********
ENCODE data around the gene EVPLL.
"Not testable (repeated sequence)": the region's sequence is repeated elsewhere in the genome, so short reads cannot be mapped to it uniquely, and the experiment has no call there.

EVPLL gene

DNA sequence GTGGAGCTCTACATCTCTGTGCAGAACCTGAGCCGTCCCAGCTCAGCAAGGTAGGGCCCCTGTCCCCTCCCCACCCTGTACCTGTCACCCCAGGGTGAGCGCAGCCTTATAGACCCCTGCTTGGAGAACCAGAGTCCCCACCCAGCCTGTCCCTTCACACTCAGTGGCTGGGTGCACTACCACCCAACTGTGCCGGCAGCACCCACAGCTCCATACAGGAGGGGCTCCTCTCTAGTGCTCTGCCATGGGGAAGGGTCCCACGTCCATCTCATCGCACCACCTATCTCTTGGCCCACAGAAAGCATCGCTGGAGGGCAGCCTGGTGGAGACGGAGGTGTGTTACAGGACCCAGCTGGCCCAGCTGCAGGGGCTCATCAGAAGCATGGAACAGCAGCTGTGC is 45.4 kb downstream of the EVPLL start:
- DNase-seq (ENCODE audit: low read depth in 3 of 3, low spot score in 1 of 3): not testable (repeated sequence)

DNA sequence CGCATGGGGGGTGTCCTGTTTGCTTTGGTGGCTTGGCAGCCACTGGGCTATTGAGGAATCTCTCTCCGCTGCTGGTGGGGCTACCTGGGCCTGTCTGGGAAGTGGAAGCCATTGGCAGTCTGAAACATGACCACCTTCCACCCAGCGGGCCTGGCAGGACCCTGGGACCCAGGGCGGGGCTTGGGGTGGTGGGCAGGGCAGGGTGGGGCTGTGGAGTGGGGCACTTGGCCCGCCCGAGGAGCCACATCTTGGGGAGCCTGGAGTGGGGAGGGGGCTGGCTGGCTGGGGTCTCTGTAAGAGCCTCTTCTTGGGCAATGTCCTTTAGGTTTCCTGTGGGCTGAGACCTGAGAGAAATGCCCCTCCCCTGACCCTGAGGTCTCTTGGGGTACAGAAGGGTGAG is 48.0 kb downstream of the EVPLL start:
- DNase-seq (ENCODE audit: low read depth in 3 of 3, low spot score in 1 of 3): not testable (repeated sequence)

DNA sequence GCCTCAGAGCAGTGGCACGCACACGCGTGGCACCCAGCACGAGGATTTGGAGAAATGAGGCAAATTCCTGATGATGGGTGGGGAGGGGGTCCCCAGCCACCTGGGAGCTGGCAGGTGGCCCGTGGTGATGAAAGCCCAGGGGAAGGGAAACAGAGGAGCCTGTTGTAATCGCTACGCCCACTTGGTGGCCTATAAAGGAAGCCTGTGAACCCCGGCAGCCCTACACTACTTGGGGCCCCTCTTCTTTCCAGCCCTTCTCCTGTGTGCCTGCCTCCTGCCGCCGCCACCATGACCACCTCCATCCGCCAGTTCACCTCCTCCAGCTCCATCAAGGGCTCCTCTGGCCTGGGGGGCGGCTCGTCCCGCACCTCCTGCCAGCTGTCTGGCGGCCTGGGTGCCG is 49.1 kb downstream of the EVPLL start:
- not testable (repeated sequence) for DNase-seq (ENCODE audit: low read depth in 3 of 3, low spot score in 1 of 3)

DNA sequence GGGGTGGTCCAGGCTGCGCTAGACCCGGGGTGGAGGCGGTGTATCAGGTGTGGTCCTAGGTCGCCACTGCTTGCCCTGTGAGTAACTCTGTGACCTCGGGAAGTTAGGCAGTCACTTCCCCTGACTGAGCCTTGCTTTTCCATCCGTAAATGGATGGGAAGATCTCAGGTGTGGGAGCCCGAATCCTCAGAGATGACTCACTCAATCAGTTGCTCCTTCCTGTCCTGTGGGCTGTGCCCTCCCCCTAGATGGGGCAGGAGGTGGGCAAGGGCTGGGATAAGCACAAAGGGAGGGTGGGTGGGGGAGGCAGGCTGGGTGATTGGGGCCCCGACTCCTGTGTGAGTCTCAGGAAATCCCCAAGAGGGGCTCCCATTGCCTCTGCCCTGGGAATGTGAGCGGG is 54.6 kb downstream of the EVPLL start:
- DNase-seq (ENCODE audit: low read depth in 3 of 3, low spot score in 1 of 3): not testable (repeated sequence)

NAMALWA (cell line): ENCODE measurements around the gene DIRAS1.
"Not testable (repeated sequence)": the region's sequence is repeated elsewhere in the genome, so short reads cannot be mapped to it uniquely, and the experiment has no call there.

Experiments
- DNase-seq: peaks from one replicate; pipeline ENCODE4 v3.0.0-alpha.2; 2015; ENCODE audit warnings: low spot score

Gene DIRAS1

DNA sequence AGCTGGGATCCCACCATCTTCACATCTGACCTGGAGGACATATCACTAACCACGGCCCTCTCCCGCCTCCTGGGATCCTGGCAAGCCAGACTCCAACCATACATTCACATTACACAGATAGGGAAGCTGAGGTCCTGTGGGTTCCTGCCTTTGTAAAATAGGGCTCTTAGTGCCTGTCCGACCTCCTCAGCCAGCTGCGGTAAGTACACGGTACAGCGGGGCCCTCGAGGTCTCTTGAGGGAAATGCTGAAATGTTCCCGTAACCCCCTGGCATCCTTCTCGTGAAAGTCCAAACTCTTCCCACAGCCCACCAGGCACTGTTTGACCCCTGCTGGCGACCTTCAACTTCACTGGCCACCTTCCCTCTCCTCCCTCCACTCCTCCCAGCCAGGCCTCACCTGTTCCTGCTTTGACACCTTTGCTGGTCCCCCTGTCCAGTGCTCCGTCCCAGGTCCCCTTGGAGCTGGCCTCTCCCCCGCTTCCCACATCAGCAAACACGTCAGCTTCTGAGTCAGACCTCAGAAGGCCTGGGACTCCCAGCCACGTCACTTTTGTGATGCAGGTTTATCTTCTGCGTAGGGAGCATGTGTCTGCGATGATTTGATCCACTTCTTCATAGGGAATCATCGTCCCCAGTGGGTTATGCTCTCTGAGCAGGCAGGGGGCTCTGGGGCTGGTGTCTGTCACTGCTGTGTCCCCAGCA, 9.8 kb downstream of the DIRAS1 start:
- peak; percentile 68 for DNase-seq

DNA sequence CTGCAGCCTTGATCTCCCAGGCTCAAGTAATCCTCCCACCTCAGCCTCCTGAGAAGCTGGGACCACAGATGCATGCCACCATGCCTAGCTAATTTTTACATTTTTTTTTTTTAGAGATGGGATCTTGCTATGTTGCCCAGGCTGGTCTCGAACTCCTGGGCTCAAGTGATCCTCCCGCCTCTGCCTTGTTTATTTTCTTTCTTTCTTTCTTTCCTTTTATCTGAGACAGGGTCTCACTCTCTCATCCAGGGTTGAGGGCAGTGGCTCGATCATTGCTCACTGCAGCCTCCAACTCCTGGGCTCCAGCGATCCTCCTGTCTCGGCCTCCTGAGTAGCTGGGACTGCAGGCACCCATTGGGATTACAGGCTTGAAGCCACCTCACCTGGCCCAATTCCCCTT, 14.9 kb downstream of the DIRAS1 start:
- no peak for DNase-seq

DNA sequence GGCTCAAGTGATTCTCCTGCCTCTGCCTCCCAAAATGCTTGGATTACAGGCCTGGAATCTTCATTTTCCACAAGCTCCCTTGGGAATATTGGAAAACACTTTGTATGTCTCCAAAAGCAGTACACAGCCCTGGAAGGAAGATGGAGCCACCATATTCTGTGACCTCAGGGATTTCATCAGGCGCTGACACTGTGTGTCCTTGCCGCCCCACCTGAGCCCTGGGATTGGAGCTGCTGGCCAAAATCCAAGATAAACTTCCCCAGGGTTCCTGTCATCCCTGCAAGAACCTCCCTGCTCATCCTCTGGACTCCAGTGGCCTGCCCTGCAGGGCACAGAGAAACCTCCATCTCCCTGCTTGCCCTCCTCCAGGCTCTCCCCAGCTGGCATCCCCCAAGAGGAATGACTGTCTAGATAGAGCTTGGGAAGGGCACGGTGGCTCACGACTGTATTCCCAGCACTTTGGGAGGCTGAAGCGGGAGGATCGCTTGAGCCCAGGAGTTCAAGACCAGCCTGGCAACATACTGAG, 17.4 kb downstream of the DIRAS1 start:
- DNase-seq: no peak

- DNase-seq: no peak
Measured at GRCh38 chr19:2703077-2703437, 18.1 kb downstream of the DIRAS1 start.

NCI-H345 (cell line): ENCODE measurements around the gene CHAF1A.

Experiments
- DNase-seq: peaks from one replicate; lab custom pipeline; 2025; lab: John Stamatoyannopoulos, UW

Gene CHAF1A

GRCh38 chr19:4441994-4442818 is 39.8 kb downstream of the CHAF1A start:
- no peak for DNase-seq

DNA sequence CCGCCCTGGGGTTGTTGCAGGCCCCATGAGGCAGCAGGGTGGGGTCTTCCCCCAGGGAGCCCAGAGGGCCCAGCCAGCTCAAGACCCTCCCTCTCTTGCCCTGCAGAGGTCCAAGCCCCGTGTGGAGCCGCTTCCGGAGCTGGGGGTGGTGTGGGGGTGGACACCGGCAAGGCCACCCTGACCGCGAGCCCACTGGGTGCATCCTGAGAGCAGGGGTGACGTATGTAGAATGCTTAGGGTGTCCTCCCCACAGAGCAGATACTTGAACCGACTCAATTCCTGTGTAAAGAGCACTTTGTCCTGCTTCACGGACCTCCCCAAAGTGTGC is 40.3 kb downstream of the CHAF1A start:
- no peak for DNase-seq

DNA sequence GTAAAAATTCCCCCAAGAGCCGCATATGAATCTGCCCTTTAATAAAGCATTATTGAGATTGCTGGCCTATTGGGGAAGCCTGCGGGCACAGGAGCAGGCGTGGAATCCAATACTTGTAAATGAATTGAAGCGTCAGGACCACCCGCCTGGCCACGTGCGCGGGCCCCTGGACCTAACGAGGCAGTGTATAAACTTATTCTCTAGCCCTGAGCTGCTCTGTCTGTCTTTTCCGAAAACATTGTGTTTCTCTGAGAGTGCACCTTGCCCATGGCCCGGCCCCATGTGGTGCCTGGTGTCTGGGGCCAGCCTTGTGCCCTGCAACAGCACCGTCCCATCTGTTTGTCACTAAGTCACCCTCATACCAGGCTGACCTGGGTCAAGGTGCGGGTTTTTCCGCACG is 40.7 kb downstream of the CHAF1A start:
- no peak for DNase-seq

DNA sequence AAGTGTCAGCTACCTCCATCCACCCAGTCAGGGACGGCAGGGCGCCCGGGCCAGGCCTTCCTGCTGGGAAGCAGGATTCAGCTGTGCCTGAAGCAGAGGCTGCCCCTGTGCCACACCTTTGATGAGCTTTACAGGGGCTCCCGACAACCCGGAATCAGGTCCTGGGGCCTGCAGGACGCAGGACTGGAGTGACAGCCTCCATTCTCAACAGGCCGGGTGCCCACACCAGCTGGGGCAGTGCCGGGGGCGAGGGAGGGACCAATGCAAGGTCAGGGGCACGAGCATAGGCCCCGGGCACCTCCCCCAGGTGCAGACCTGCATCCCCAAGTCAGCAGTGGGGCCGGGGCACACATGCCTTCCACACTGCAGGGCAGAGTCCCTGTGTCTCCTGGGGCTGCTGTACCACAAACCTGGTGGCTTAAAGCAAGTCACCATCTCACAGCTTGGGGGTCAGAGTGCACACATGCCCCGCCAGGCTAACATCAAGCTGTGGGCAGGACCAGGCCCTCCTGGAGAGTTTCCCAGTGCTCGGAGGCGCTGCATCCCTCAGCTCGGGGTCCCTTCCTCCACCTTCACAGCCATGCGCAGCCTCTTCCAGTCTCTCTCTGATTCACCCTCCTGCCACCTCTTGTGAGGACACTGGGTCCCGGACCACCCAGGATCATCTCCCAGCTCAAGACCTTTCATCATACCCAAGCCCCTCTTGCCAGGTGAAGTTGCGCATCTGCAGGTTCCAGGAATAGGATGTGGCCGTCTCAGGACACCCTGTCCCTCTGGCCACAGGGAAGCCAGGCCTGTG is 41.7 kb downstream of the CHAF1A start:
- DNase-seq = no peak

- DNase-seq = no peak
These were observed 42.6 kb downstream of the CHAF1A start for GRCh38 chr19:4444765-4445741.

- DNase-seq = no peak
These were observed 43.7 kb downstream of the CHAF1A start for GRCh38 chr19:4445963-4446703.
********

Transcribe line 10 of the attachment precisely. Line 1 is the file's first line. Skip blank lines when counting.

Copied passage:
DNA sequence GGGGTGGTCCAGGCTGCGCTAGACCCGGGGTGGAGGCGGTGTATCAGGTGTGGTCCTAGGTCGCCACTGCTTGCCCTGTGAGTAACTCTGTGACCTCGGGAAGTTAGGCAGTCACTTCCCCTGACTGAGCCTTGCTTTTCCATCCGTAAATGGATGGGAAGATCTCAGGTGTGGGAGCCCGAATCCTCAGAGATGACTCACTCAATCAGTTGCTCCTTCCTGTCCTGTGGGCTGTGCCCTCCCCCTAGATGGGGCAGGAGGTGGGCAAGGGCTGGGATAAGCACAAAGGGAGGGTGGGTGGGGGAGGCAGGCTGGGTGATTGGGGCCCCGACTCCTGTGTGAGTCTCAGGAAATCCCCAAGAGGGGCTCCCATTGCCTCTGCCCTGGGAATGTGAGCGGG is 54.6 kb downstream of the EVPLL start: